elongated cells. The concentrated cell-free culture filtrates shortened the cellulose fibers and caused the splaying of the cell wall (Figure 12.7), although solubilization (i.e., production of reducing sugars or glucose) was limited.

A reason for the limited solubilization of cellulose under in vitro conditions is end-product inhibition of cellulase activity by glucose and cellobiose that, under the growth conditions, are constantly removed by the organism. The cell-free culture filtrates of some fungi, such as Trichoderma viride (Fungi Anamorphici), Humicola insolens (Fungi Anamorphici), Chaetomium thermophile (Ascomycotina) and Thermoascus aurantiacus (Ascomycotina), solubilize cellulose much more rapidly under aerobic conditions than under anaerobic conditions, indicating that an oxidative reaction is involved in breakdown of cellulose. An oxidative enzyme, cellobiose dehydrogenase, is present in some fungi, which in the presence of Fe2+ can generate reactive hydroxyl radicals, H2O2 + Fe2+ ^ HO^ + Fe3+. These radicals, in cooperation with cellulase, can depolymerize cellulose (Mansfield et al., 1997). H2O2 + Fe2+, known as the Fenton's reagent, is thought to loosen cell-wall structure and allow the diffusion of enzymes (Koenigs, 1974a,b; Kirk and Farrell, 1987). Although a fundamental process in nature, our knowledge of the mechanisms involved in cellulose decomposition is far from complete.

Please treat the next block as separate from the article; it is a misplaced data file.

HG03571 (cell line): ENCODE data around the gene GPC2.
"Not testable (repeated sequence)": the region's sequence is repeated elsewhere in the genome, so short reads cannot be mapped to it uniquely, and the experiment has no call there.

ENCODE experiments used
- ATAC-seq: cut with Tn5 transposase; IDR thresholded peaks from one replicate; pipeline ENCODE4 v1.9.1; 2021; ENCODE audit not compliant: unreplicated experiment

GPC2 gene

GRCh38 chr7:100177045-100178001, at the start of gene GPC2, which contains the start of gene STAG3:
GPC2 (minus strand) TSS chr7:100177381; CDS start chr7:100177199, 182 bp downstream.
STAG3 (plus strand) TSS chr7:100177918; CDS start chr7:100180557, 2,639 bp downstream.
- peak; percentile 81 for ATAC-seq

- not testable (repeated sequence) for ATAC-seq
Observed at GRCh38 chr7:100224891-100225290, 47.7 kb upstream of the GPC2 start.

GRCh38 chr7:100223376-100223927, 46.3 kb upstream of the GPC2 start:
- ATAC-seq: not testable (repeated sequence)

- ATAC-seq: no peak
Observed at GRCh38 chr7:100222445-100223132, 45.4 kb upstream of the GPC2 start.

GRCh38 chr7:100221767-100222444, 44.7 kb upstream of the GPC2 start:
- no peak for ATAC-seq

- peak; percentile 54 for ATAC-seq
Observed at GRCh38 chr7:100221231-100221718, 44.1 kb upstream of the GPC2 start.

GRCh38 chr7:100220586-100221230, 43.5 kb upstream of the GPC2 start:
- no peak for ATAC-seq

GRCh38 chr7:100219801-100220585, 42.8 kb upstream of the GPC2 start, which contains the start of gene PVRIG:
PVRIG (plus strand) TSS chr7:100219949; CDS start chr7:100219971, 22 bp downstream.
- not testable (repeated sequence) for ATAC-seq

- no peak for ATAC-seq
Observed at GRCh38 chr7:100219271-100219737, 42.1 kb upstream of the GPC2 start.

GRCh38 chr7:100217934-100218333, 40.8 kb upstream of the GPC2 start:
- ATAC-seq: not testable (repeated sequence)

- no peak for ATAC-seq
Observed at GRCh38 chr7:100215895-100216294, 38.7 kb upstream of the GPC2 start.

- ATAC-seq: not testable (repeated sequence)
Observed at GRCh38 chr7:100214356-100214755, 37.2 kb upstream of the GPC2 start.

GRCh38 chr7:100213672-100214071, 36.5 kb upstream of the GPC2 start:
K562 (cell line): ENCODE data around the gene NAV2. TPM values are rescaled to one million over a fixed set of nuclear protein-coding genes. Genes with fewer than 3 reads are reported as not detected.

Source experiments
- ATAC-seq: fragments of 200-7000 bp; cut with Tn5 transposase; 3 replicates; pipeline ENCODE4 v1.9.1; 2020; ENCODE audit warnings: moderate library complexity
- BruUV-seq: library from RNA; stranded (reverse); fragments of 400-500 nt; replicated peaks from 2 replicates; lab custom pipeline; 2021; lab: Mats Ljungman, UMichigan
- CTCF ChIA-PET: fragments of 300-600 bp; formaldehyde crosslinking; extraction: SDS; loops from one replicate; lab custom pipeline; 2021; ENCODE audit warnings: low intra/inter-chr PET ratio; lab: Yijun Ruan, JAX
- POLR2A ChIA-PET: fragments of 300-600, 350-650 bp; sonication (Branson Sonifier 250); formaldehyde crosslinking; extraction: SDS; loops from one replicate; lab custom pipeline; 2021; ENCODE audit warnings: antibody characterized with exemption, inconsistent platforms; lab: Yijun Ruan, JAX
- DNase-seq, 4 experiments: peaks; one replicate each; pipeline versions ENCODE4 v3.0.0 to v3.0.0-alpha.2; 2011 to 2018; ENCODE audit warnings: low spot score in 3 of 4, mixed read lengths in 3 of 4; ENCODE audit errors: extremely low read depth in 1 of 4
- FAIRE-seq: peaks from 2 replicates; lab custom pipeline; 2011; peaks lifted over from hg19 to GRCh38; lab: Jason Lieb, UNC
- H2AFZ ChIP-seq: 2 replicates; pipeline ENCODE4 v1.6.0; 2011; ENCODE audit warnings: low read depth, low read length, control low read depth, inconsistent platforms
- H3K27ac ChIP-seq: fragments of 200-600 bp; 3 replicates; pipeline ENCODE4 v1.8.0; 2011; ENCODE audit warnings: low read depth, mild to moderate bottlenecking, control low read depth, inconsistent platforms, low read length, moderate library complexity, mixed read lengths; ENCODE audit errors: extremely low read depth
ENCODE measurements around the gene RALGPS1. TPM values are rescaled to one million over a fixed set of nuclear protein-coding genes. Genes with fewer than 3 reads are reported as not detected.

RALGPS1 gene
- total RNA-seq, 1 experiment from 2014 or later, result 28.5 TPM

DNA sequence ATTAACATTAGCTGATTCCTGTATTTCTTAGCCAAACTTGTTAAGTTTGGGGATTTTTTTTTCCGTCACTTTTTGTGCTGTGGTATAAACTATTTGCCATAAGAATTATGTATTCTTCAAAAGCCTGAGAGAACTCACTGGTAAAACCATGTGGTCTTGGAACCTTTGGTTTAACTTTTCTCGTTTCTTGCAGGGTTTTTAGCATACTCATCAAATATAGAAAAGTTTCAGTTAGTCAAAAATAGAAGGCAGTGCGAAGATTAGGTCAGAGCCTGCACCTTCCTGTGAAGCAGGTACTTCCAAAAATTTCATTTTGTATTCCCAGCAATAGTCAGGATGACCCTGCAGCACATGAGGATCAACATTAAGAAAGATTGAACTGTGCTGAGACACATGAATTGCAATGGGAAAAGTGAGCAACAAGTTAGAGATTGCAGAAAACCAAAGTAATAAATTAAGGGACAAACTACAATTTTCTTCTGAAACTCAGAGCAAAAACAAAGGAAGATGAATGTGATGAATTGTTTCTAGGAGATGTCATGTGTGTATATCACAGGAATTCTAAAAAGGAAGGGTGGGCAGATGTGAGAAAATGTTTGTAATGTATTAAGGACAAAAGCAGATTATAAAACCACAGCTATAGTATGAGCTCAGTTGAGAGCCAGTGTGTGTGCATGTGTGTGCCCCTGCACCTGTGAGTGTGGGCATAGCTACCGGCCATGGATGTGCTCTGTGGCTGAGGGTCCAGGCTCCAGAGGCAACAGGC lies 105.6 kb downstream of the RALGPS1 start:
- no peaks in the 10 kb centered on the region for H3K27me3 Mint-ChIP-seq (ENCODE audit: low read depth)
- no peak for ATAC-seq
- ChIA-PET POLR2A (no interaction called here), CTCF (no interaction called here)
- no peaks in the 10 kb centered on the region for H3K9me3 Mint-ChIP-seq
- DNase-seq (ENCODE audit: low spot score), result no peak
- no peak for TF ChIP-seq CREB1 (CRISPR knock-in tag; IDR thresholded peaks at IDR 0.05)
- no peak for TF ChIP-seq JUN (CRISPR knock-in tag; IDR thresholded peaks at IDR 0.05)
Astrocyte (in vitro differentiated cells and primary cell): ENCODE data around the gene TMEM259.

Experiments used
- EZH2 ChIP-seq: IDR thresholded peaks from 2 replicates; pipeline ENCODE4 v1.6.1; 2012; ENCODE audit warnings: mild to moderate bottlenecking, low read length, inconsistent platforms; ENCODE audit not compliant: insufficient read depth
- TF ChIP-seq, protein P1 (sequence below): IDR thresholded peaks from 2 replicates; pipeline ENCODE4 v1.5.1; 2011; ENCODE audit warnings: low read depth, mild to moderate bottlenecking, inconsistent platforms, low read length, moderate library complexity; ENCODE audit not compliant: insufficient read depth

In culture conditions, approximately 50% of the carbon in the growth medium is used in the production of new biomass. Yet in nature, a vast quantity of litter is decomposed by fungi year after year without visible accumulation of mycelia. A distinctive feature of

Figure 12.7 Utilization of cellulose by Sporotrichum thermophile. Light microscopy of samples inform shake-flask cultures of Sporotrichum thermophile. (A) Initial appearance of fibers. (B) 16-hour culture showing germination of conidia and no perceptible changes in structure of cellulose fibers. (C) 30-hour culture showing extensive fragmentation of fibers. (D) Magnified view of fibers from 30-hour samples showing fragmentation at "weak spots" (î). (E) 48-hour culture showing extensive fungal growth and nearly complete utilization of cellulose. (F) 72-hour culture showing total utilization of cellulose fibers and beginning of sporulation (î). Courtesy of M.K. Bhat.